Monday, June 8, 2009
The League of Extraordinary Gentlemen, Vol. I by Alan Moore and Kevin O'Neill
(Note to people who know comic books better than me - is that how I should list the authors?)
Conceptually, I loved the idea of this book - It's like a lit geek's playground. In Alan Moore's world, the characters from the literature of the Victorian period were real, and their stories and personalities end up intertwining. The superhero team of the book is lead by Mina Murray from Dracula, and had Captain Nemo, the Invisible Man, Dr. Jekyll, and Alan Quartermain on it. They end up fighting against Dr. Moriarty and Fu Manchu. And beside these major characters, there are little cameos by EVERYBODY. The Artful Dodger shows up, Popeye appears in one scene (I think more as a joke), Zola's Nana gets killed by Mr. Hyde, etc.
Now, I was quickly disabused of the notion that this was supposed to be some highbrow literary congratulation party. In fact, most of the characters are not from high-lit, but rather what would have been the pop-culture of Victoriana. King Solomon's Mines isn't exactly important literature, and there are also references to some famous naughty stories of the period (more or less forgotten now), etc. That's not to say none of these characters are of literary importance - Amanda would probably divorce me if I said Dr. Jekyll is trash literature. But, even the greats are the greats that were meant for mass consumption, largely. Dr. Jekyll is a sort of shilling shocker on top of it's deeper content. I mention this both because I was somewhat surprised and because I actually found the idea of that kind of fascinating. If you were writing a litty-high-brow it'd be of interest from a nerd point of view, but pop culture gives a more intimate view of what a people were like in a time (god know what that says about us, with American Idol, Twilight, and Britney Spears... ). So, honestly I was somewhat interested in this little twist.
Alan Moore definitely did his homework. The mythopeic aspect of this work is intimidating and impressive. One could spend years poring the pages for little hints, and still not get all the little references that Moore has put in here. Lord knows I had to look up some of even the major characters. On top of that, Moore has a very interesting sense of juxtaposition - it's fascinating to see the deftness with which he puts characters together. How would Alan Quartermain react to a Cthulhu beast? What happens to Mina when she's not naive and innocent anymore? And on top of that, I will say that SOMETIMES I even appreciated his sense of humor - the title pages are written after the style of various old Victorian mags (Punch, for instance, or the old Sherlock Holmes serials). I thought that was wonderful.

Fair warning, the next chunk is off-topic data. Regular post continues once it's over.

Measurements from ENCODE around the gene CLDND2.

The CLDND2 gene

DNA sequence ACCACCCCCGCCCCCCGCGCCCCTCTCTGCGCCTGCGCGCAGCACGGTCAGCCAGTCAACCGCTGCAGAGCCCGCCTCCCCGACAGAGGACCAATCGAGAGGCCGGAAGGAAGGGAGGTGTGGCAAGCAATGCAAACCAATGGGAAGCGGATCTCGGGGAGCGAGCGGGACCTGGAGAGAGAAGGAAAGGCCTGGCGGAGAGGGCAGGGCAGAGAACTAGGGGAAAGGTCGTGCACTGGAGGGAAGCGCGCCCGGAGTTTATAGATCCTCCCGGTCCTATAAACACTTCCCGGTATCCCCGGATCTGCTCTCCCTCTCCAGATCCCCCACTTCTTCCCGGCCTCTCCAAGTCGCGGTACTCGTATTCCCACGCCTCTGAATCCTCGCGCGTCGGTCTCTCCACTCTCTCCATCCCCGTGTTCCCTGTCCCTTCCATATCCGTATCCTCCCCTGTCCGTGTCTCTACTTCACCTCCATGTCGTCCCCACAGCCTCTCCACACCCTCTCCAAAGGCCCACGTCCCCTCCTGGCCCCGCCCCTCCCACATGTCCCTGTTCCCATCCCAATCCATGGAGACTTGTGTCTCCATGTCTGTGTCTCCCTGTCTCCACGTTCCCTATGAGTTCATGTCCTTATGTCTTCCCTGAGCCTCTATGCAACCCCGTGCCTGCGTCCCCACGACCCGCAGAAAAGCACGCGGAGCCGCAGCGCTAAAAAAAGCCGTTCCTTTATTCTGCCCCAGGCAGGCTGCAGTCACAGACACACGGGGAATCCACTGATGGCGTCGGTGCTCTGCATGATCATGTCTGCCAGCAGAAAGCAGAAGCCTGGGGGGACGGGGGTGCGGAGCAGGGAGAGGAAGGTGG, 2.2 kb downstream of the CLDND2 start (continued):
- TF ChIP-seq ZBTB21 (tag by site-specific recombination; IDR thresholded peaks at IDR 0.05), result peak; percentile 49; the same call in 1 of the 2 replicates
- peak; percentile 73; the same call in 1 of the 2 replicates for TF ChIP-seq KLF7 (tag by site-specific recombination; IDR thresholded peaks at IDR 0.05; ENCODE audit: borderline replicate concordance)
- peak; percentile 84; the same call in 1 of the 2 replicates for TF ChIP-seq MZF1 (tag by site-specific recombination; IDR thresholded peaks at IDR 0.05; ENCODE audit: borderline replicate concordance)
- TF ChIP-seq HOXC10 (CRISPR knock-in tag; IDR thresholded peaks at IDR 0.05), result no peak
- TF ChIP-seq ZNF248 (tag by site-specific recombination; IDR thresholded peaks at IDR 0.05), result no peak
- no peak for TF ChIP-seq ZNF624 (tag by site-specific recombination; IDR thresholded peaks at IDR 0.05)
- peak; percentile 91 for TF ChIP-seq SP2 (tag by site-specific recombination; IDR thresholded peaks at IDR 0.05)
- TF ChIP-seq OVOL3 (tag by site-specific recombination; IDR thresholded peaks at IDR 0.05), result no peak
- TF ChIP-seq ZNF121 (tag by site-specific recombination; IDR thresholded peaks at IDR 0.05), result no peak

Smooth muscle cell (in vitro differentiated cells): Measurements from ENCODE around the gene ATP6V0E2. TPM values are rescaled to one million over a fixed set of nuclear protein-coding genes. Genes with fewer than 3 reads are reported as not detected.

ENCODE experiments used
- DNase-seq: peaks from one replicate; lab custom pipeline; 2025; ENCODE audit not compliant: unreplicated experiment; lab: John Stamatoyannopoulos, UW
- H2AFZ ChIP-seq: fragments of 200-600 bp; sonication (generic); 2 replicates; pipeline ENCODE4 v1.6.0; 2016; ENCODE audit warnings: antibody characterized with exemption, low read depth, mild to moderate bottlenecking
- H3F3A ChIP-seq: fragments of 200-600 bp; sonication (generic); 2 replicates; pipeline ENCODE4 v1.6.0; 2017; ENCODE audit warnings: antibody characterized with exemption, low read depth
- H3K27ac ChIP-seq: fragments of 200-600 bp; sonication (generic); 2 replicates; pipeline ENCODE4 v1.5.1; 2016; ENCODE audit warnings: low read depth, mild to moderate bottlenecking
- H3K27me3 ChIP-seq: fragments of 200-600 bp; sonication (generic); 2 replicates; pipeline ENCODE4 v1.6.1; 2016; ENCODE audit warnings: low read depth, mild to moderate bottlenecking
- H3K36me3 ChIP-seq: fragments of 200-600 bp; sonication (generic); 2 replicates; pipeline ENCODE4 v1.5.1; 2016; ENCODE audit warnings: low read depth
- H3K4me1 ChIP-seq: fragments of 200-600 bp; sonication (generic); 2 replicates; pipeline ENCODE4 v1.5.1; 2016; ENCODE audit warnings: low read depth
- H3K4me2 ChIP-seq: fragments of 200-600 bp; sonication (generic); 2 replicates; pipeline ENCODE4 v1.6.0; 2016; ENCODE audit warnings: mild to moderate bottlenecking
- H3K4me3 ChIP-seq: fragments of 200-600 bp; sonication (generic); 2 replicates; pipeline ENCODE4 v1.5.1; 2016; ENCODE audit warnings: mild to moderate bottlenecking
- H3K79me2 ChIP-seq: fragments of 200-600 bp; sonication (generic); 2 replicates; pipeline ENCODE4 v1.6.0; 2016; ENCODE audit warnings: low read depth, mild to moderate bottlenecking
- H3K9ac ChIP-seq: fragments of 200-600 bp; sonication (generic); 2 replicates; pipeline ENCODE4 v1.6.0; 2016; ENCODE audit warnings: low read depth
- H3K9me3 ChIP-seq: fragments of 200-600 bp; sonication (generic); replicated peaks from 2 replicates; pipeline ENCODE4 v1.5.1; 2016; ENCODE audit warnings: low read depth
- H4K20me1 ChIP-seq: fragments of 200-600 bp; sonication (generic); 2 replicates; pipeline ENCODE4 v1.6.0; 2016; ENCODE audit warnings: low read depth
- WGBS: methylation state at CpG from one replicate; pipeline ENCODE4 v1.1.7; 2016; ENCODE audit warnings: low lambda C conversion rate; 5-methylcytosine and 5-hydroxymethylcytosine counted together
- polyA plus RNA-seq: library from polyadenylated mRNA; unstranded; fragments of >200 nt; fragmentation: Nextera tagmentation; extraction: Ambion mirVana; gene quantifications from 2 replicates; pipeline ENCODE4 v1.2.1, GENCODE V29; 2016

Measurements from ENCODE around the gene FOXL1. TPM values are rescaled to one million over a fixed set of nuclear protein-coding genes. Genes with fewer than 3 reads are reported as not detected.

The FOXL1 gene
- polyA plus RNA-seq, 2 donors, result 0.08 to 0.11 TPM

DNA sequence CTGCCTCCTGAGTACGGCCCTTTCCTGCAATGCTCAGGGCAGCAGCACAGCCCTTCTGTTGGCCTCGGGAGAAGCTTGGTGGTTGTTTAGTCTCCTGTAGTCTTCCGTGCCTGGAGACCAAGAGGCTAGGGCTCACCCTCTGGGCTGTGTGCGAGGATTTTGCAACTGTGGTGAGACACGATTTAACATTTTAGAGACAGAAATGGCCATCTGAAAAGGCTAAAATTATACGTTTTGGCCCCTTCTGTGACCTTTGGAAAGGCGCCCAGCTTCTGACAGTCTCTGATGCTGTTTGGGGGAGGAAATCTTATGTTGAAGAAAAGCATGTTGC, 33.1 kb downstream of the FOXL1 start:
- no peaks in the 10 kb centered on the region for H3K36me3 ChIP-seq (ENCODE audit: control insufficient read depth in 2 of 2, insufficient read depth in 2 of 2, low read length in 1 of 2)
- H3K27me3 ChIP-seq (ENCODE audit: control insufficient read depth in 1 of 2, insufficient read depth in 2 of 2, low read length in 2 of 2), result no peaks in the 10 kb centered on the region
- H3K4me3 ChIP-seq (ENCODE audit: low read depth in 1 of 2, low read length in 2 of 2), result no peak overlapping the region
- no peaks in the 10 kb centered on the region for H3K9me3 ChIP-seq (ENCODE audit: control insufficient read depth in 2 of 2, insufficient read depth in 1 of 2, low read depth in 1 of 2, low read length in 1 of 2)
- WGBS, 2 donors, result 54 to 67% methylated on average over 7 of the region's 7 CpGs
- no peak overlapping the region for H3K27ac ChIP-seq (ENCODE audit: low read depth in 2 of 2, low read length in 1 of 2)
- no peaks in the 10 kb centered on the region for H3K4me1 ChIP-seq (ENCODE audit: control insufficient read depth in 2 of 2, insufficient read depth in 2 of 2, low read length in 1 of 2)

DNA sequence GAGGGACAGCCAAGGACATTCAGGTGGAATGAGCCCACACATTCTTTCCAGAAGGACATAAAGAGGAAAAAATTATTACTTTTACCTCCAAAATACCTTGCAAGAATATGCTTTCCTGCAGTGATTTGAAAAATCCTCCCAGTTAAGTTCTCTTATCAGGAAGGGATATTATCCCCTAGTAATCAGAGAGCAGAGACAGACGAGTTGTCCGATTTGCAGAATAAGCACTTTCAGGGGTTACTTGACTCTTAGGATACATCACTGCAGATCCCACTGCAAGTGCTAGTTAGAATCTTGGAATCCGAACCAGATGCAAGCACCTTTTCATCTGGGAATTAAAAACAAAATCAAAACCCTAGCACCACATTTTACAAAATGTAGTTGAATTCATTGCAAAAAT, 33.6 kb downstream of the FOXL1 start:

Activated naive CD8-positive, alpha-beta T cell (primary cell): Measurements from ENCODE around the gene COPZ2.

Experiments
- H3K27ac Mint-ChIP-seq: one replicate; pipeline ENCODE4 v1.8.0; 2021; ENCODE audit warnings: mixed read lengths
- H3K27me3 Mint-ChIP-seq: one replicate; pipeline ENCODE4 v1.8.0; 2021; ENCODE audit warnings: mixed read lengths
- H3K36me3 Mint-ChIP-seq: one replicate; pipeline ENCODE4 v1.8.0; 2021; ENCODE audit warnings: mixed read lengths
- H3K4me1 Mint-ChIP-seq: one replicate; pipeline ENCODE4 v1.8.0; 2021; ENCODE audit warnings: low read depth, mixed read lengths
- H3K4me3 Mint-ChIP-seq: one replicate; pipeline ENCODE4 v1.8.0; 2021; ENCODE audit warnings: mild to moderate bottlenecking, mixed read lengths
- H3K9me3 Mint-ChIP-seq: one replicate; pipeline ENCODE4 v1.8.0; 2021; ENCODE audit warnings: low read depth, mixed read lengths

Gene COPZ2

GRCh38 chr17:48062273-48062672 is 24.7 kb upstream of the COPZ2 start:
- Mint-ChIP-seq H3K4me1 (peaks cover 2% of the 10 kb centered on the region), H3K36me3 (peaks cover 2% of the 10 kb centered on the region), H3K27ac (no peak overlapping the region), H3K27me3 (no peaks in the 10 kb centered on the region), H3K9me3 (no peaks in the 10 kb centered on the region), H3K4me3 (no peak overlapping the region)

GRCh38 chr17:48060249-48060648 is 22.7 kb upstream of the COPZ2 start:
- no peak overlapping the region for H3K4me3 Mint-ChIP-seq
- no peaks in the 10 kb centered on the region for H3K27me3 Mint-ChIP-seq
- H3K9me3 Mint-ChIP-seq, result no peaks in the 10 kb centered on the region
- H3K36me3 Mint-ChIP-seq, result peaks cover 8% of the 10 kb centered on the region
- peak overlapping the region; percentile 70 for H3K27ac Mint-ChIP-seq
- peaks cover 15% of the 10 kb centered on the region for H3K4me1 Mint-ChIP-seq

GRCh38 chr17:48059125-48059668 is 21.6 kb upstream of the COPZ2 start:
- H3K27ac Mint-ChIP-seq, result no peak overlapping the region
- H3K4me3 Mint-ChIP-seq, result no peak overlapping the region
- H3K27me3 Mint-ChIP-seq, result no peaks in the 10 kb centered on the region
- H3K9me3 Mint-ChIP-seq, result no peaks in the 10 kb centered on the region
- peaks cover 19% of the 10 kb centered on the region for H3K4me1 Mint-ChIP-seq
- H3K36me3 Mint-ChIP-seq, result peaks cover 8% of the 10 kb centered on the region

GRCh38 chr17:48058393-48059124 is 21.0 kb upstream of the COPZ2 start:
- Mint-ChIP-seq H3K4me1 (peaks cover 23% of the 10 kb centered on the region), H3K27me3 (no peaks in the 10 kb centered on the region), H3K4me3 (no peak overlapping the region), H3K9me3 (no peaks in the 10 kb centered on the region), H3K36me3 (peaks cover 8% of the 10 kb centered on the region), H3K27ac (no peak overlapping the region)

The problem I had with the book - and please note I haven't read any but the first volume yet - is that it feels, at times, like Moore can't decide whether he's writing in the fictional Victoria or the real Victoria. On the one hand, Captain Nemo presents a fascinating character as an exploration of colonialism in the British Empire, and the growing alienation of educated 'natives.' He was a fascinating character, because he was at once true to the idea Jules Verne laid out in 20,000 Leagues, etc, but also fleshed out into someone who could be in the real world. Sadly, particularly in the periphery characters, this was not always the case. Fu Manchu and his Asian henchmen were, for instance, terribly accurate reproductions of the big-toothed, me-so-solly stereotypical Asian villains that were in Victorian type - and that was all. So, on the one hand, he takes people and makes them real, and on the other he takes people and accentuates, highlights, rubs your face in their utter fakeness. I really BELIEVE he was doing this with a purpose, but his purpose feels muddy at times, and it's difficult to read people you want to empathize with in situations that feel embarrasing and stupid to us now. And I don't mean difficult in a good way. I was willing to give the benefit of the doubt when they had to visit a school featured in the tittilating girl-school stories of the day - after all, I understand this is part of pop-culture. But the way it was written, one got the feeling that the author just thought the whole thing was a great lark, thought it was funny to put Pollyana and Rebecca of Sunnybrook Farm into the scenes, etc. It was like he just couldn't resist telling the occaisional fart joke (or worse), and this detracted from the story line, like he couldn't decide whether the book was a lampoon, an adventure novel, a shilling shocker, or a work of lit. This left the story with some parts you just rolled your eyes at, and enough such parts that the good parts didn't quite make up for it. Meh.